Upper Monastery of St. Peter (Высоко- Петровский монастырь) (Moscow)

Upper Monastery of St. Peter (Moscow)



Constructed: 1377

Ulitsa Petrovka 28

Tel. (495) 923 7580

Subway: Pushkinskaya, Chehovskaya

Open: 9:30am- 6pm daily


Description of the Upper Monastery of St. Peter

Upper Monastery of Saint Peters or Vysokopetrovsky monastery is an Orthodox monastery in the White city of Moscow on a hill where Petrovka street leads to the Kremlin. The monastery is believed to have been founded in the 1320s by Saint Peter of Moscow, the first Russian Metropolitan to move to Moscow. High kopylovsky monasterical the name of the next street Petrovsky, one of the streets running from the red square.

At the end of the 17th century, the Naryshkin boyars, relatives of Peter the Great (on their mother's side), turned the monastery into their family burial ground. They renovated it in the Naryshkin Baroque style. In the middle of the 18th century, several auxiliary buildings were added, possibly designed by Dmitry Ukhtomsky or Ivan Fyodorovich Michurin.

The Catholicon, dedicated to Saint Peter, has long been considered a typical monument of the Naryshkin style and dates back to 1692. In the 1970s, detailed studies of the sources and excavations of the site showed that the Catholicon was actually built in 1514-1517 by Alois the New.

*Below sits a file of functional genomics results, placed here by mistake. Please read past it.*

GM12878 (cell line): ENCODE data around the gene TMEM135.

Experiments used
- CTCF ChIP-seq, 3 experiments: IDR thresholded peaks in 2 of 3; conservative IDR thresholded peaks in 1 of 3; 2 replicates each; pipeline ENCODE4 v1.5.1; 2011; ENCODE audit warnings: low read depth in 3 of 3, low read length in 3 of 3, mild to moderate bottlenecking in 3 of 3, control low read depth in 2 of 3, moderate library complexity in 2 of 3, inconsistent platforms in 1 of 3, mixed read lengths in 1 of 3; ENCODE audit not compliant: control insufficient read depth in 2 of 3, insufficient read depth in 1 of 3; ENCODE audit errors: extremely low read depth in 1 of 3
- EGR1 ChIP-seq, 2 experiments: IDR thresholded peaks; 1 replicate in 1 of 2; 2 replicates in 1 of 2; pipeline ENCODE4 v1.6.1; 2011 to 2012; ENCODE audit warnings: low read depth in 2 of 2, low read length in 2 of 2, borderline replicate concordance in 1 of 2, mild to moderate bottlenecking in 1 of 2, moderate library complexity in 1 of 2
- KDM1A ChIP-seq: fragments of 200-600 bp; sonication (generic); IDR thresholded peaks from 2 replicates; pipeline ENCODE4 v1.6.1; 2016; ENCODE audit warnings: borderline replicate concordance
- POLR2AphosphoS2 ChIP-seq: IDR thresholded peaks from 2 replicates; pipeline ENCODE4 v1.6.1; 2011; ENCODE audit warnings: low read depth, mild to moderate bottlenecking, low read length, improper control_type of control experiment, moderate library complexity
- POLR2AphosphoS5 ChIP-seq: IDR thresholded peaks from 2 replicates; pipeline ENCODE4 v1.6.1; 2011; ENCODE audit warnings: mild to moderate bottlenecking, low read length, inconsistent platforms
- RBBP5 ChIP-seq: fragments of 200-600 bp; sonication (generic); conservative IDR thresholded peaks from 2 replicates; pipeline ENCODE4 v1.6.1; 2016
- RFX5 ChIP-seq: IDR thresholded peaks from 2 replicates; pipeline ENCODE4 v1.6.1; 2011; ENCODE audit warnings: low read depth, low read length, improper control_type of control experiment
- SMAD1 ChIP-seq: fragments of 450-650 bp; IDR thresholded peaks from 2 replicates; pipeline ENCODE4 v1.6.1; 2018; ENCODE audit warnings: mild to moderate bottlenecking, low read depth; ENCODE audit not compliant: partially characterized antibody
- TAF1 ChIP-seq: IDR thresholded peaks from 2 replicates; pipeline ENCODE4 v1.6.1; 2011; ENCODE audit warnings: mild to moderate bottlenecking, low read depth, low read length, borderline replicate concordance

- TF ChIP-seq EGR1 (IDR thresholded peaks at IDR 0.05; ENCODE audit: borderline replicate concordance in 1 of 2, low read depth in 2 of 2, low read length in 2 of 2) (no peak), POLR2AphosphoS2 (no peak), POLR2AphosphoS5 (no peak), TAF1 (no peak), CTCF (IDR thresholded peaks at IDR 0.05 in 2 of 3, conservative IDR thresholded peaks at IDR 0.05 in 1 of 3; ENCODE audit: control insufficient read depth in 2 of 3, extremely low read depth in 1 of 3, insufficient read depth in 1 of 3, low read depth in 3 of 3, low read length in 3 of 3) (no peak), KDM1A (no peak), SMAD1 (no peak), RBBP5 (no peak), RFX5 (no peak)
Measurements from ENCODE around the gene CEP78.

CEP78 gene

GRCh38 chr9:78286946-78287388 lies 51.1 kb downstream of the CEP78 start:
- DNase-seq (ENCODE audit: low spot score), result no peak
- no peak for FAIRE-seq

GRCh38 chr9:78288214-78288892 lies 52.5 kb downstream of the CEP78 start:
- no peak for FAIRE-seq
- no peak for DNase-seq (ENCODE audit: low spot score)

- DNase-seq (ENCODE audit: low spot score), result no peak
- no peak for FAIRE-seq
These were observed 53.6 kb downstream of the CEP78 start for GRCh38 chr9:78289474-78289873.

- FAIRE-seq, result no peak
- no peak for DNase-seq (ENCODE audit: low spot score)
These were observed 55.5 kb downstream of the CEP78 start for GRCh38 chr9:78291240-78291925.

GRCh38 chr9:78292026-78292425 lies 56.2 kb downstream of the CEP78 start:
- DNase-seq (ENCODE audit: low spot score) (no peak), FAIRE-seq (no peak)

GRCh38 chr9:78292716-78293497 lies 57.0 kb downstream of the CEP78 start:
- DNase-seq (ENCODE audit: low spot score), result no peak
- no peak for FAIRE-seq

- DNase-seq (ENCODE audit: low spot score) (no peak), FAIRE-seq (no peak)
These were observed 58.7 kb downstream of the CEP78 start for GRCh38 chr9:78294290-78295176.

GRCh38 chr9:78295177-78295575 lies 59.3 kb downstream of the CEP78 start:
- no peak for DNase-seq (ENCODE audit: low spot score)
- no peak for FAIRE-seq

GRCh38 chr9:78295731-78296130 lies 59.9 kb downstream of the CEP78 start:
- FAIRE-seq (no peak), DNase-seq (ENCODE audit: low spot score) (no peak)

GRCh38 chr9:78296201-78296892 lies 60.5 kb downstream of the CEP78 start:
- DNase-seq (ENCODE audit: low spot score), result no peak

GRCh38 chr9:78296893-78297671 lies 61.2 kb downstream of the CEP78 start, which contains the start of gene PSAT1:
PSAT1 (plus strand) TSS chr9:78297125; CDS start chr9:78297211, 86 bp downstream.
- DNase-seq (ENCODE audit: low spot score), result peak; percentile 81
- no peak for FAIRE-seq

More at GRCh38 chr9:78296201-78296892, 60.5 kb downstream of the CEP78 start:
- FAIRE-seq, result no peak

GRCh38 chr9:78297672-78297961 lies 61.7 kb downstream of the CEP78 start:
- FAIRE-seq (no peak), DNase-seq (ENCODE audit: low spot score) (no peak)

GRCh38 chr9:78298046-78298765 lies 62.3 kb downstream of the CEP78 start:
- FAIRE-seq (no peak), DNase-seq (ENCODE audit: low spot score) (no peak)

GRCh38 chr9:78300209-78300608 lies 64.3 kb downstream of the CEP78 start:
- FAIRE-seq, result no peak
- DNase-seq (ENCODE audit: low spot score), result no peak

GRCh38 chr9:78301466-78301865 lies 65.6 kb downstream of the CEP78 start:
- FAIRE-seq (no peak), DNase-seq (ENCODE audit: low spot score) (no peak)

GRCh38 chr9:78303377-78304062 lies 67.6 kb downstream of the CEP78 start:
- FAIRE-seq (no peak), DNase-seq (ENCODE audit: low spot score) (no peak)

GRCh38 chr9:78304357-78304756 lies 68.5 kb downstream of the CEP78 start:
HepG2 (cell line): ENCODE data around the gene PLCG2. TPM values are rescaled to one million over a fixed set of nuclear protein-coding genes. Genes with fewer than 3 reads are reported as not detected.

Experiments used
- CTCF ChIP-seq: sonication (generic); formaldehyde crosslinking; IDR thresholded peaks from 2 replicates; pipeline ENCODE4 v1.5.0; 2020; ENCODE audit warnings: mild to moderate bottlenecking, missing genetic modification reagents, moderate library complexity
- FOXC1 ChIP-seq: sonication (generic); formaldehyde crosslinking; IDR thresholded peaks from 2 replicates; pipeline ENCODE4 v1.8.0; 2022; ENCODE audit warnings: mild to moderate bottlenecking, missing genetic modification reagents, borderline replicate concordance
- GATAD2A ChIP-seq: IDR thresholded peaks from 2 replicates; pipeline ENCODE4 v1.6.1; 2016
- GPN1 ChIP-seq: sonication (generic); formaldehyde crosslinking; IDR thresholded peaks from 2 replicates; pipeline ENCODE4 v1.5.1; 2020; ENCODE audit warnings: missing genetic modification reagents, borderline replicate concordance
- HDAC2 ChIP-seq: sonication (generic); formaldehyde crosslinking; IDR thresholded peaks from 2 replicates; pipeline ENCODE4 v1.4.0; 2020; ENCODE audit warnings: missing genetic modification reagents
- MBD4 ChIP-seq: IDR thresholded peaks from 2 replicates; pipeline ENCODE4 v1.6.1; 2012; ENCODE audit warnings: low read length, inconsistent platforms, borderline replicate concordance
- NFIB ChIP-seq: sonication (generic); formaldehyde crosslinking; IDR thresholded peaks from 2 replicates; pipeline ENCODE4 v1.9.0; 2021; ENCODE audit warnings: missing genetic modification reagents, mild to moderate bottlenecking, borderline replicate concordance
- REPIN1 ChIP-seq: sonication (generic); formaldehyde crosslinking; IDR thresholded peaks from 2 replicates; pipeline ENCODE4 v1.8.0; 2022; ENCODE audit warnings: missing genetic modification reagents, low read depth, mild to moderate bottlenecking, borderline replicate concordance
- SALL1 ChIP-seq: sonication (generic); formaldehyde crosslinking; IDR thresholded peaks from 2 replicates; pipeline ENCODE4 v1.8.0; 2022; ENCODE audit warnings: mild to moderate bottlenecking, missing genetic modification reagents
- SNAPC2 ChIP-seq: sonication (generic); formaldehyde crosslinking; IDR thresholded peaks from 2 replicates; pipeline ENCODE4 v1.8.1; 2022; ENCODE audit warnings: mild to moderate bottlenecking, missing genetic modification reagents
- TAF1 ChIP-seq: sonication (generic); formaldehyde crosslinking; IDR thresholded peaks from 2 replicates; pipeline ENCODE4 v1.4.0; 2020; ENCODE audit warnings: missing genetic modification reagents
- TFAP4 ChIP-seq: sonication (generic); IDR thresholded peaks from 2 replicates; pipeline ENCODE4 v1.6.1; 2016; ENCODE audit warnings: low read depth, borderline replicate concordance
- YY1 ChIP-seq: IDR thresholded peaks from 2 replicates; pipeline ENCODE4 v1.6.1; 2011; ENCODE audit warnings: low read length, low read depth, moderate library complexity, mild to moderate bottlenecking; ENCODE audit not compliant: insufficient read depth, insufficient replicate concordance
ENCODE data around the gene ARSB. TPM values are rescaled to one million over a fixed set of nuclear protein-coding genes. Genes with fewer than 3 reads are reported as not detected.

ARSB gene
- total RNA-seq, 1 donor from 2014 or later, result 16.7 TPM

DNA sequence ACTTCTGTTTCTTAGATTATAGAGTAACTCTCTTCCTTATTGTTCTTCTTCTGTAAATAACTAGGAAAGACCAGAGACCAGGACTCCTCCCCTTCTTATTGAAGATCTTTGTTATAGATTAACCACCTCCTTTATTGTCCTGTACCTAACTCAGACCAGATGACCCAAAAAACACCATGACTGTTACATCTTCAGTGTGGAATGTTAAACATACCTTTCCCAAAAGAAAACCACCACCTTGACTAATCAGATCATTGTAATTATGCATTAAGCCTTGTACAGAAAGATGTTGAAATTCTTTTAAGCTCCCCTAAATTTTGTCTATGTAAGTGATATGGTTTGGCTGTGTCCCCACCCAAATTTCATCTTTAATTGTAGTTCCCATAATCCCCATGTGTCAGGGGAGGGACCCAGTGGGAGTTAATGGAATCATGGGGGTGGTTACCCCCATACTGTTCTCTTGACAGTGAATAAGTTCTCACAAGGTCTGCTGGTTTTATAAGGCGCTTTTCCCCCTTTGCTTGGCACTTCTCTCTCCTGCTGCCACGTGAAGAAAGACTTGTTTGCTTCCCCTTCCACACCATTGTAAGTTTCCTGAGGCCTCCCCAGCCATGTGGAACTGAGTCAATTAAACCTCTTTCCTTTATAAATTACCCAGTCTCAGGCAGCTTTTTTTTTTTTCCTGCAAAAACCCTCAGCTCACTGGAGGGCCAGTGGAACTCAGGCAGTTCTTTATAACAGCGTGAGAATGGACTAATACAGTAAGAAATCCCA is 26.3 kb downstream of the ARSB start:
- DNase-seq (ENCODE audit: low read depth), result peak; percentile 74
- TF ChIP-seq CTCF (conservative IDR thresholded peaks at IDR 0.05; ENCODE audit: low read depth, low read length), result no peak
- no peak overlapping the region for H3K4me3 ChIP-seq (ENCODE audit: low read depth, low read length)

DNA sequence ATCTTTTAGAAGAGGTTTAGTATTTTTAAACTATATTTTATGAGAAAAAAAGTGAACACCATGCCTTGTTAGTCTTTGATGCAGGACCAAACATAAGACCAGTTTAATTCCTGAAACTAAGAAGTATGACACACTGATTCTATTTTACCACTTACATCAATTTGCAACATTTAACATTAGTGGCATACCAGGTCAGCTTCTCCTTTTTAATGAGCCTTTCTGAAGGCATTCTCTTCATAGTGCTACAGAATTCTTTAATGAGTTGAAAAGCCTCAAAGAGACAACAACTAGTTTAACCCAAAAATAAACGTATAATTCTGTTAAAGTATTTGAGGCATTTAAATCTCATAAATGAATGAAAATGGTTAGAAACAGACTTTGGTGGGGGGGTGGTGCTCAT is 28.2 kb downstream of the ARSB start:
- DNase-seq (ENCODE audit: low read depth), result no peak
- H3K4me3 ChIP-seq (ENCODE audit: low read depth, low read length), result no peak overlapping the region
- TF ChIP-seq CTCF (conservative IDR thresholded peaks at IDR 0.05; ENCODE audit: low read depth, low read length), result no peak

In 1926, the Vysokopetrovsky monastery was closed by the new Soviet authorities. In 1992, several buildings of the monastery were returned to the Russian Orthodox Church. Since 2005, the building of the Vysokopetrovsky monastery has been shared by the Russian Orthodox Church and the Moscow Museum of literature.


History of the Vysoko-Petrovsky monastery
The ktitors of the Vysoko-Petrovsky monastery at various times were: princes Dmitry Donskoy, Ivan Kalita, Vasily III, Tsar Alexey Mikhailovich Romanov, and Emperor Peter I.

The first mention is in the Rogozhsky chronicle of the XV century, which States that in 1379, Archimandrite John of the Vysoko-Petrovsky monastery accompanied Archimandrite mityai to Constantinople for confirmation as Metropolitan of all Russia.

There are two main versions of the monastery's Foundation.

According to the first, the monastery was founded by Metropolitan Peter of Kiev and all Russia, who built a wooden Church in the name of the apostles Peter and Paul on the high wooded Bank of the Neglinnaya river near the Kremlin. This happened either in 1315-1317, when Metropolitan Peter became close to Ivan Kalita, or in 1326, when Metropolitan Peter moved the Metropolitan see from Vladimir to Moscow. And only at the beginning of the XVI century, the Church was re-consecrated in honor of St. Peter, Metropolitan of Moscow. From the original, ancient dedication of the monastery to the Holy apostles Peter and Paul, perhaps only the name of its gate Peter and Paul Church, built in the XVIII century, remains.